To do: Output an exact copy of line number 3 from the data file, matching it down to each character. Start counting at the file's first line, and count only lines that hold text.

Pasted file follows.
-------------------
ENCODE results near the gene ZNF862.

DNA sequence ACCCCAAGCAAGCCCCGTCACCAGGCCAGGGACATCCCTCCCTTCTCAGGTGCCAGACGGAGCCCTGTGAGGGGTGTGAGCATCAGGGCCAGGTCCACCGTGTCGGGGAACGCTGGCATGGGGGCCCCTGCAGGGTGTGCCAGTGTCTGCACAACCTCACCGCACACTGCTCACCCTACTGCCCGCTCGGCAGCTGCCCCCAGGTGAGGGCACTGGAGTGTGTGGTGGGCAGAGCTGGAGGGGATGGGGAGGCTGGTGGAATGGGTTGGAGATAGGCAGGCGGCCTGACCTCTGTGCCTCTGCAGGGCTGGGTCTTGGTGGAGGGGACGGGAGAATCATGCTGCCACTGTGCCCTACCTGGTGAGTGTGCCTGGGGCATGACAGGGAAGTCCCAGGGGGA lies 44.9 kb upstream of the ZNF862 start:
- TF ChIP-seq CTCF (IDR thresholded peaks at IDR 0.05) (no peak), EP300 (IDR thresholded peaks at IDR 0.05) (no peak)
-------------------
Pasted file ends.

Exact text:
- TF ChIP-seq CTCF (IDR thresholded peaks at IDR 0.05) (no peak), EP300 (IDR thresholded peaks at IDR 0.05) (no peak)